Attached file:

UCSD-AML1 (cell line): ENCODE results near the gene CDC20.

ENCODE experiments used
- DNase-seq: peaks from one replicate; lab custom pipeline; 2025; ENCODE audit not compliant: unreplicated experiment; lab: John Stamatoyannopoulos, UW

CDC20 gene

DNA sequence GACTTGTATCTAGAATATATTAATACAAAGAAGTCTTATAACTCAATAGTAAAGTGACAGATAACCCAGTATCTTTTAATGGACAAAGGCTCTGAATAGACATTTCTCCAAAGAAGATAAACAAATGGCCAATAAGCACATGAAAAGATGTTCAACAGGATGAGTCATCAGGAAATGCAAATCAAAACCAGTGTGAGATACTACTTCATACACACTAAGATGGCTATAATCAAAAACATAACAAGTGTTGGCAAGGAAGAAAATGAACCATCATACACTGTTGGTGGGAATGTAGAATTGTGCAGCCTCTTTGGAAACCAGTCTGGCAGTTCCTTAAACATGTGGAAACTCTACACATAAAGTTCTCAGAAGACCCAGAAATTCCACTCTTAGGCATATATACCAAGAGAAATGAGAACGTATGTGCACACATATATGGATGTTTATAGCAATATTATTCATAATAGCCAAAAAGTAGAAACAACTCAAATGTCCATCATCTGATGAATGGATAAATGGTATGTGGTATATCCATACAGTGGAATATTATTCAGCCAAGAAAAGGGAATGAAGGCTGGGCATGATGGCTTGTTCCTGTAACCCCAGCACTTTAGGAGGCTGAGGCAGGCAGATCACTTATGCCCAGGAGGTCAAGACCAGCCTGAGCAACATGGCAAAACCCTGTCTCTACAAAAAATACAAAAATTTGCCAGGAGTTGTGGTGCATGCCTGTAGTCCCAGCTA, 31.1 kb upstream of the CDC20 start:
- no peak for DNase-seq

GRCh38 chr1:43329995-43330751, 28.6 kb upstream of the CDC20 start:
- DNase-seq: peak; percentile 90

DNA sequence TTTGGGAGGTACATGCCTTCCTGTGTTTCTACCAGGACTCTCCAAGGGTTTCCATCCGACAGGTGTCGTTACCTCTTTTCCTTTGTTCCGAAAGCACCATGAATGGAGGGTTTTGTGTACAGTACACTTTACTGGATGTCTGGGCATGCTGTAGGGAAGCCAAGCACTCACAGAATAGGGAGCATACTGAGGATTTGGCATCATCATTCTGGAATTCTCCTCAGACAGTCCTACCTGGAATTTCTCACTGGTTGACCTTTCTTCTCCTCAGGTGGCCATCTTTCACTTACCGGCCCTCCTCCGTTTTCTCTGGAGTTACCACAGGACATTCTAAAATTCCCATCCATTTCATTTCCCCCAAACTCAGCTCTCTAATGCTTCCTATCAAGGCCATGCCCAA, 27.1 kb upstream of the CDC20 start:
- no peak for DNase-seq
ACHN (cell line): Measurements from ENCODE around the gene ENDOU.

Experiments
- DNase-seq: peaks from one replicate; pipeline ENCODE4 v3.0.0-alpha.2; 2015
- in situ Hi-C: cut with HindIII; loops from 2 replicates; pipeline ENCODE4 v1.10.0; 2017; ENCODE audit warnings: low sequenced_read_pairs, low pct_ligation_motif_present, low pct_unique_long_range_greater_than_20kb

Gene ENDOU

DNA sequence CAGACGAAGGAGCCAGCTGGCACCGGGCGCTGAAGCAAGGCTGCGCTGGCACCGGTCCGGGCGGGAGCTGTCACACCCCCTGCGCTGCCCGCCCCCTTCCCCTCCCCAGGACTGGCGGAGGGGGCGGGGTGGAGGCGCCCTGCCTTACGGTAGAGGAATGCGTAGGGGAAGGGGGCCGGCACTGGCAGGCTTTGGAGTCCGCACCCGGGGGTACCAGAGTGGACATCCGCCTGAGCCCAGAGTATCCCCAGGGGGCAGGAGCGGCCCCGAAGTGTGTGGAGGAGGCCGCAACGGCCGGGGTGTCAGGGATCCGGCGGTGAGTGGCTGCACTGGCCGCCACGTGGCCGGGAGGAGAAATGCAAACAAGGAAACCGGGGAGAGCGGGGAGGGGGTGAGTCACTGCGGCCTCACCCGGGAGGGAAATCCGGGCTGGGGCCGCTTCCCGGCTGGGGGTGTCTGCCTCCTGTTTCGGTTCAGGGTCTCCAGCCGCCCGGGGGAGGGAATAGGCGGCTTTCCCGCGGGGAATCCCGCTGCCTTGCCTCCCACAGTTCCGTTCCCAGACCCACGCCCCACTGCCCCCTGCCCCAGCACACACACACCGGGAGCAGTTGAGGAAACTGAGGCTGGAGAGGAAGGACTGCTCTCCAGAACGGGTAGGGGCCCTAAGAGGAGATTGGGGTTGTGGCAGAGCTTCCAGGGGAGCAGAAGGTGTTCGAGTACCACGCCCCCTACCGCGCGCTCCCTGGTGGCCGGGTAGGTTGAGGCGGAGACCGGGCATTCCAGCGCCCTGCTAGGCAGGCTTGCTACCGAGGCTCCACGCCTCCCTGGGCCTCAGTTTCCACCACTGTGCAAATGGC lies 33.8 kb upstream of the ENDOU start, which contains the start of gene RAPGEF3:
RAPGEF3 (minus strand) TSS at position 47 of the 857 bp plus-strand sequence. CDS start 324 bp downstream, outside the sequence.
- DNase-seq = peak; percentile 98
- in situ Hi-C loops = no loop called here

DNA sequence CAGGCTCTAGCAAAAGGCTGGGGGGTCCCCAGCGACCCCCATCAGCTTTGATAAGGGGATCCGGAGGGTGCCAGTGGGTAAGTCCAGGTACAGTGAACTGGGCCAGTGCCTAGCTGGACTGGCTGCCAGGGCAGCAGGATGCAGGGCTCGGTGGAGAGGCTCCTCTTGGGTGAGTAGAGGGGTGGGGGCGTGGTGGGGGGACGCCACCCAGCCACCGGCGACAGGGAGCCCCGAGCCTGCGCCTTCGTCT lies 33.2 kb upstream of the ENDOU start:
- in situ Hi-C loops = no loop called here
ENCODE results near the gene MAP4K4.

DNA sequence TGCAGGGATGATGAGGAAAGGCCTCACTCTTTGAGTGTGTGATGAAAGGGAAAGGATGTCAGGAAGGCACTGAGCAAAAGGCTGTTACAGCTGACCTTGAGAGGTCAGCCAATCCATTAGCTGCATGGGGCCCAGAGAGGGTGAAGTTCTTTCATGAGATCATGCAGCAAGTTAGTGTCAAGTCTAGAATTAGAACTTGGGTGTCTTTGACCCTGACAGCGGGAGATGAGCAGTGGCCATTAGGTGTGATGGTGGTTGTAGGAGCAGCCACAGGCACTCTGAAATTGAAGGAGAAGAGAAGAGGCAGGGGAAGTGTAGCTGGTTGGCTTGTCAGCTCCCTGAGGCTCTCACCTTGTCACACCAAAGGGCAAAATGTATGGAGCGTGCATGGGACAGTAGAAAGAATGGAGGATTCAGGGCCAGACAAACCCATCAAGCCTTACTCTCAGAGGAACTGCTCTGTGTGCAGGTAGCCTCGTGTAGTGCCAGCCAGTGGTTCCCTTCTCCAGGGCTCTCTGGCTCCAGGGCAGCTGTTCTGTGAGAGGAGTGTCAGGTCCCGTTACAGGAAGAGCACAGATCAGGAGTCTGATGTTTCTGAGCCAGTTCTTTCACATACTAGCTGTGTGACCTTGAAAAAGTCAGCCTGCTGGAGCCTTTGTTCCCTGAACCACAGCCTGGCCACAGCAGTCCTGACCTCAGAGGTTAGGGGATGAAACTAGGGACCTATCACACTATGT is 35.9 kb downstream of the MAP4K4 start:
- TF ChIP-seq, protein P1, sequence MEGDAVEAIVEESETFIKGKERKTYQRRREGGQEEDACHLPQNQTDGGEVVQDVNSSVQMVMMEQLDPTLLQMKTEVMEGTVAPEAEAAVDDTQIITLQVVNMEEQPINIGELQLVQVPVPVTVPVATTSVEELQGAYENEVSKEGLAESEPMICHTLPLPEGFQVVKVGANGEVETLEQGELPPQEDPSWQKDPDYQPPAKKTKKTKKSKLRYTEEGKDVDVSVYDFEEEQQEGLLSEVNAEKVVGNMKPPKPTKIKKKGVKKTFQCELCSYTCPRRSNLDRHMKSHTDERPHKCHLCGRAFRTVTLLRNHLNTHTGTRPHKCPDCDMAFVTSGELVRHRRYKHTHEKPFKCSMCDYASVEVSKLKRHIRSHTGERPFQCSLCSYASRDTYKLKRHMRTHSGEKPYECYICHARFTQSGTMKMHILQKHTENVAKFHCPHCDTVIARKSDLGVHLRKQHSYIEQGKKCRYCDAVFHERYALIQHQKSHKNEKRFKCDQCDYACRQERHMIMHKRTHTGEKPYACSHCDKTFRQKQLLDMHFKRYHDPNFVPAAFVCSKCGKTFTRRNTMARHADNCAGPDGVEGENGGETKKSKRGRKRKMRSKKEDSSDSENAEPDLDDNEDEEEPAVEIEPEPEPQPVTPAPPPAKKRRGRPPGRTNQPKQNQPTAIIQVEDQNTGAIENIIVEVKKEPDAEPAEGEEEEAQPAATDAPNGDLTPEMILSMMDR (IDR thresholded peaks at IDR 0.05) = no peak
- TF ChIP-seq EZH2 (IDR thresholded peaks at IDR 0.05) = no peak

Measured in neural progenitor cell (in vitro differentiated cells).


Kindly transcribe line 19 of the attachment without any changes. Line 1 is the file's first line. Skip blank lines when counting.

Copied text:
- in situ Hi-C loops = no loop called here